After Red Dead Redemption 2's story concludes, a huge epilogue begins, and the game's already gargantuan map grows even larger. I'm eager to dig into this postgame, where it seems I'll be free to focus on taking in the beautiful, meticulously simulated world, rather than hurling myself into the middle of it.
This isn't a restoration — the team isn't simply retracing the lines and rejuvenating the colors — and yet it sets out, intentionally, to reproduce the source text, warts and all. Each time I battled with the camera and controls, I imagined the creators of this new Colossus considering niche theories on restoration that you'd expect from a city zoning board trying to protect a historic building. How much of the bad stuff must be kept? Where a classic building often retains the exterior, the answer for a classic game appears to be all interior.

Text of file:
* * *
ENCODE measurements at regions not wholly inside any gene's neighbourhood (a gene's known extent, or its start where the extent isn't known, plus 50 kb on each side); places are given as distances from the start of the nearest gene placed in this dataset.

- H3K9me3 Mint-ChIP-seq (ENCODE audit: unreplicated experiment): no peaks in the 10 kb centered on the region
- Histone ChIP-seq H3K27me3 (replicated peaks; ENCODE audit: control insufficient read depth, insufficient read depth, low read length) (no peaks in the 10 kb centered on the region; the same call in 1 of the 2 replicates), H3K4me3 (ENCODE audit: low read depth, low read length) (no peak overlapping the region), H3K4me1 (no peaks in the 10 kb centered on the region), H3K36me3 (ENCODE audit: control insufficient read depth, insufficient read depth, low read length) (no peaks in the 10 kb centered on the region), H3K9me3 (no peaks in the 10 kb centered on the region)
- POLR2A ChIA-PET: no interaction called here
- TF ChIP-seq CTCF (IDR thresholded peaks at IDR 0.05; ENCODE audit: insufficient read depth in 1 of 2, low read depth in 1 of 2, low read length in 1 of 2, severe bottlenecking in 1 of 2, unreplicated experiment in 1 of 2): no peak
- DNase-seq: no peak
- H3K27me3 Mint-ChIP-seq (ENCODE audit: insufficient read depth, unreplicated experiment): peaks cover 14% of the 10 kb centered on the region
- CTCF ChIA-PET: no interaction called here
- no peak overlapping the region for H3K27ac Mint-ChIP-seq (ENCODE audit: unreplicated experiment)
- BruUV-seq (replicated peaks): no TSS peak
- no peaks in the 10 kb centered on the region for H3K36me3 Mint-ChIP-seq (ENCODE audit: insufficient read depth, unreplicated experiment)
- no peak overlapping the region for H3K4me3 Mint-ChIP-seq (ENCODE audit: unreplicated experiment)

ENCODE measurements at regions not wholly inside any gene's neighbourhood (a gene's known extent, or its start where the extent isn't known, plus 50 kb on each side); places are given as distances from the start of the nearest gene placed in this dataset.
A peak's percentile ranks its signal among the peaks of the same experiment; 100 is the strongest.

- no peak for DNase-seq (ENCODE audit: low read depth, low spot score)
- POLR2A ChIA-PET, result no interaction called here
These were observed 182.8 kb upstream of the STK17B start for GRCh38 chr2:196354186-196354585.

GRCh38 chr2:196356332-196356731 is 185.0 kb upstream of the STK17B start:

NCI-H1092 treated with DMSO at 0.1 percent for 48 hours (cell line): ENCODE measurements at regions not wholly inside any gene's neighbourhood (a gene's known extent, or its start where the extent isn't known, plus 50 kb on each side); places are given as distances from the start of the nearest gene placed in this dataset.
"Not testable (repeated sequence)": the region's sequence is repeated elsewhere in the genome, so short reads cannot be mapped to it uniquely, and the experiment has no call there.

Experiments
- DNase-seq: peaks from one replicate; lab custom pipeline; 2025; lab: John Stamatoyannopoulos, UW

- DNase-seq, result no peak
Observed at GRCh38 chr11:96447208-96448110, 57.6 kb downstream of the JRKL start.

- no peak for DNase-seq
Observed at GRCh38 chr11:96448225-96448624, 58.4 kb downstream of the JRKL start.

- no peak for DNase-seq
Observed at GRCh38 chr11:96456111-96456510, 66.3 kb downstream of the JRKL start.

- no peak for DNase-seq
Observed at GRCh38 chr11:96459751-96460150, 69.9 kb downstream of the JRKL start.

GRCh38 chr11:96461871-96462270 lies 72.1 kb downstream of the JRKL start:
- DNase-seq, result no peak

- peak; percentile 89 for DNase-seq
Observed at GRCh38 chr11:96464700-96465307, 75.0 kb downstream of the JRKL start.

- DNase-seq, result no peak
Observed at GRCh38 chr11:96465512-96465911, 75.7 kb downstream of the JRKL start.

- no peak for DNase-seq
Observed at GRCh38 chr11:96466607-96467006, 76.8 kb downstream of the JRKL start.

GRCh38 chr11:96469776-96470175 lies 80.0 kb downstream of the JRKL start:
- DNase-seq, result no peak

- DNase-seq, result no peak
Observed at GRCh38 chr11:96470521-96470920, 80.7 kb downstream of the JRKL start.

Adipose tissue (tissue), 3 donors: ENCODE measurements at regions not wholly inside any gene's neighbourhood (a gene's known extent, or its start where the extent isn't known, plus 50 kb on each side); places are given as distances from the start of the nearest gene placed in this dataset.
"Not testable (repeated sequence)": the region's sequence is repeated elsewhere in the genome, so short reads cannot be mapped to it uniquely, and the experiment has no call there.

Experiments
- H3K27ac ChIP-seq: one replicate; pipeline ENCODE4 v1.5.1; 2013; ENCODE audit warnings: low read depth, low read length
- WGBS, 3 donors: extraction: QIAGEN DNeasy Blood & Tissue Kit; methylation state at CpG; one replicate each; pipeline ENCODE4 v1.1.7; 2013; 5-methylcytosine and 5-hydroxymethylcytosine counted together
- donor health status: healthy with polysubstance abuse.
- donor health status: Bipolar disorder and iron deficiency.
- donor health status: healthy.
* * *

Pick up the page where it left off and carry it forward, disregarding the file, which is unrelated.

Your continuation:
Battlegrounds manages to exist within the crowded shooter genre in an unfinished state, and feel both fresh and creatively complete. From its early access launch on March 23 to its official launch today, Dec. 20, its creators have had nine months to repair, polish and expand on their baby. That the most substantial updates have been improved server performance, vaulting and car horns speaks to the confidence Greene and his squad have in the game's foundation.
The Frozen Wilds arrives in time to petition for a spot on Game of the Year lists. The expansion accomplishes this goal with ease, rehashing what worked the first time around. Sure, The Frozen Wilds doesn't add much new, and shares Horizon's flaws, but the expansion operates fine when taken as simply more of a great thing.
Resogun is a collision of 1980s shooters, 1990s bullet-hells and 2010s aesthetic. It's as simple or difficult as you want it to be. Sure, it borrows great ideas quite liberally. But Resogun's best idea is smashing them all together into a singular, spectacular laser light show.